Red-light cameras could work in Milwaukee*

*If we avoid Chicago’s mistakes.

Milwaukee has a problem with reckless driving, and some have argued the city should use cameras to electronically monitor dangerous intersections and automatically issue traffic citations for drivers who ignore the law. You run a red light, you get a ticket. Right now, cameras are banned under state law.

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According to my story, the research, including a close examination of Chicago’s controversial red-light camera program, suggests red-light cameras work. But city planners have to do their homework and deploy cameras at intersections that are prone to serious crashes. If they are installed at intersections that don’t have a problem, the public tends to think they were put there simply to nab drivers who sneak through a yellow light.

“Basically, what we have found is that the red-light cameras can work, but they only work where they are needed,” said Dominique Lord, a professor of civil engineering at Texas A&M University who co-authored a study of Chicago’s red-light camera program at the behest of the Chicago Tribune in 2014.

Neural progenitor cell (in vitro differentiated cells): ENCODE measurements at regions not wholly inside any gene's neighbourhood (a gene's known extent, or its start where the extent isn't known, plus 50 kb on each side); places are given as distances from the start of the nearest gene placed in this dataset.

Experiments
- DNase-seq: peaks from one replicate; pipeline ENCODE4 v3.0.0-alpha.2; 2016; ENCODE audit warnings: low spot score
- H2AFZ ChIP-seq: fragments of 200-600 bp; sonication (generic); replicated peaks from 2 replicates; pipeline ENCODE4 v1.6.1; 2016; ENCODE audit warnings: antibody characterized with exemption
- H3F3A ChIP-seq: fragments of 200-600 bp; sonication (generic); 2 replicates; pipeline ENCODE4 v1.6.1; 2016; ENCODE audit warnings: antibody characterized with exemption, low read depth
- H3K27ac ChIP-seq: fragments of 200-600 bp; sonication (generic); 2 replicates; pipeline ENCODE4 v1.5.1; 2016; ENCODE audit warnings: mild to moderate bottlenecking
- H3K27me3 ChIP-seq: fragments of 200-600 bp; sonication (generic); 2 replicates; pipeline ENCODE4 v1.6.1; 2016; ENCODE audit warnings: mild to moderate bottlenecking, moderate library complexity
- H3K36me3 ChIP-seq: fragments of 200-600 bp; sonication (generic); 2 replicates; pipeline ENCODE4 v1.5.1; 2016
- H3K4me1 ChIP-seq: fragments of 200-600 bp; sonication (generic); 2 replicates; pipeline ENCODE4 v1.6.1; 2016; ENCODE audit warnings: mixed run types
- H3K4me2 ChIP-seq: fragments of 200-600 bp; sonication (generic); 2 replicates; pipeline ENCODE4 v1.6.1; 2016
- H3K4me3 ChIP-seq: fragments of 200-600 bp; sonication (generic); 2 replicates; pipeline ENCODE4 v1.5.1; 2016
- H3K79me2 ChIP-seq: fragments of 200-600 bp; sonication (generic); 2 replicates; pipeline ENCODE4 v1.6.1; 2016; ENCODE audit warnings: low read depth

How to make voting easier in Wisconsin

After Wisconsin lawmakers passed a measure in a lame-duck session in December to limit early voting, I wondered: What if, instead, politicians did everything in their power to make voting easier? What would that look like?

The result was a list of six things we could do to encourage voting.

No. 1 on the list:

Automatic voter registration. Now approved in 15 states including Illinois and Michigan, citizens are automatically registered when they do business at a state agency — such as the Department of Motor Vehicles. It’s an “opt-out” system, so unless you explicitly say “no,” you’re in.

The evidence from early adopters such as California and Oregon suggests it works. New registration quadrupled initially in Oregon after it allowed voters to register through the DMV beginning in early 2016; overall the state’s registration rate climbed 10 percentage points.

Immigrants are one solution to Wisconsin’s labor crunch

Wisconsin faces a demographic time bomb as baby boomers flood into retirement in the coming years. Business leaders and employers are concerned about what the future holds in a state with fewer people of prime working age and a relatively low birth rate. It’s a challenge that may be compounded by the opening of the massive new Foxconn factory in Racine County.

Is more legal immigration an answer?

Kurt Bauer, president of Wisconsin Manufacturers & Commerce, the state’s largest business lobby, thinks so.

“We need to retain every born-and-raised Wisconsinite we can,” he told me last spring. “And we also need legal immigration at really all skill levels. Of course, we need Washington’s help to make that happen.”